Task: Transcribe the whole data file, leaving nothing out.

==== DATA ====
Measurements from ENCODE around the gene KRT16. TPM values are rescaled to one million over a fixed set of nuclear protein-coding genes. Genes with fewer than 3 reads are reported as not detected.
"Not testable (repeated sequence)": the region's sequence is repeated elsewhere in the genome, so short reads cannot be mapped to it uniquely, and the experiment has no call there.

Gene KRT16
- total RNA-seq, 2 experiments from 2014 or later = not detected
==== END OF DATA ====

Measurements from ENCODE around the gene KRT16. TPM values are rescaled to one million over a fixed set of nuclear protein-coding genes. Genes with fewer than 3 reads are reported as not detected.
"Not testable (repeated sequence)": the region's sequence is repeated elsewhere in the genome, so short reads cannot be mapped to it uniquely, and the experiment has no call there.

Gene KRT16
- total RNA-seq, 2 experiments from 2014 or later = not detected